Ever since my trip to China, there has been overwhelming advice from Suzy’s Chinese friends and family to watch out for other women if I go back. And it’s not a subtle part of discussion that just happens to come up ... as soon as I indicated I may want to live in China for a while, it was the first thing that came up.
Mostly I’ve been thinking about going to Shanghai, but I’ve been told Shanghai women can be quite aggressive when it comes to trying to date someone. To put the local culture into perspective, I remember stopping by a local Christian Church in Shanghai as we were touring through the city. Suzy was eventually approached by two older women from the church where she was first asked whether I was a Christian. After replying yes to the women, they replied “Ahh ... foreigners are good. Where is he from?” Suzy replied “America”. “Ohhh ... American is good”. Suzy then began to be pummeled by a series of questions. “Does he pay for everything? When are you getting married? Will he be providing you a home? Will he be giving you a car?” Once Suzy translated this for me, I began to laugh a little and I debated having her translate back that my faith lies in the relationship, not in my material possessions. Needless to say, it provided a perspective of expectations from Shanghai mothers.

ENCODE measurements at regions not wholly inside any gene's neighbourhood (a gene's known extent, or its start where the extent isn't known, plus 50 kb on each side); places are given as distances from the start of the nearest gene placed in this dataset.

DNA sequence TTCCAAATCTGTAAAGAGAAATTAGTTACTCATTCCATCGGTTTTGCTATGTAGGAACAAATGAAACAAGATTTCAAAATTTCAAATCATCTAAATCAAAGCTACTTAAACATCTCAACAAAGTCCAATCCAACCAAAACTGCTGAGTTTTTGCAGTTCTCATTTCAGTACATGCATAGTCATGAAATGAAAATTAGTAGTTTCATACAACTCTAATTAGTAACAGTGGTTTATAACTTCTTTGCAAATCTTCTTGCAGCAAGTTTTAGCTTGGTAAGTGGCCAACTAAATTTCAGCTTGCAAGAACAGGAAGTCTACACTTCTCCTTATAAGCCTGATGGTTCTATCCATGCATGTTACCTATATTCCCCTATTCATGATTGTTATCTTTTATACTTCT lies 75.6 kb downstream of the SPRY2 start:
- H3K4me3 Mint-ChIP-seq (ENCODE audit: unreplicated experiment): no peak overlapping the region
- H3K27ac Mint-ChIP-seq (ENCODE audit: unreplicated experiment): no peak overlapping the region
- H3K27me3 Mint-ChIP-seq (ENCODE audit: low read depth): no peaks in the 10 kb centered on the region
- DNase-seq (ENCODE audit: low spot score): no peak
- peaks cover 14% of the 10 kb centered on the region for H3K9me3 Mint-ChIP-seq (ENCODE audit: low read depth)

For the most part, I’ve been told that if a man in Shanghai doesn’t have a certain level of income, a car or a home, a woman in Shanghai will not even consider dating them. I’ve been told that there are much more single women in Shanghai than men, which is why they tend to be more aggressive on the dating front, but in reality I think it’s because many women in Shanghai automatically disqualify a large population of eligible men. Ultimately, this means that if you do have a home, a car, and the right income, you are highly sought after. Being a “Lao Wai” automatically gets you through most of those stereotypes as a lot of foreigners in Shanghai are expatriates on a work sponsored business visa. Foreigners also have a different salary bracket for a lot of companies as opposed to local contracts.
So taking this into perspective, I’ve been trying to figure out the best way to ease Suzy’s fears. If not married and I tell others that I’m already in a relationship, I'm told this has little effect. In fact, it might be perceived as a game to Chinese women where they think you might be leading them on. When asking some of her Chinese friends the best way to handle the situation, they gave me a few interesting suggestions.
- Tell them I have no money, no job, and no car. This automatically disqualifies me from their stereotypical search process.
- If they don’t believe I have no money, no job and no car, tell them they aren't good enough and / or insult them. A stereotypically beautiful woman in China is skinny and pale skinned. Tell them they are too dark or fat or imperfect.
- If all else fails, tell them I’m gay.
While I’m still debating how much this actually true when it comes to living in Shanghai, it was interesting to say the least that every Chinese female (friends, parents of friends, parents ... even random people) mentioned to watch out if I traveled abroad to China. Makes me curious as to whether or not others have experienced this??? It’d be good to hear some stories to put it into perspective.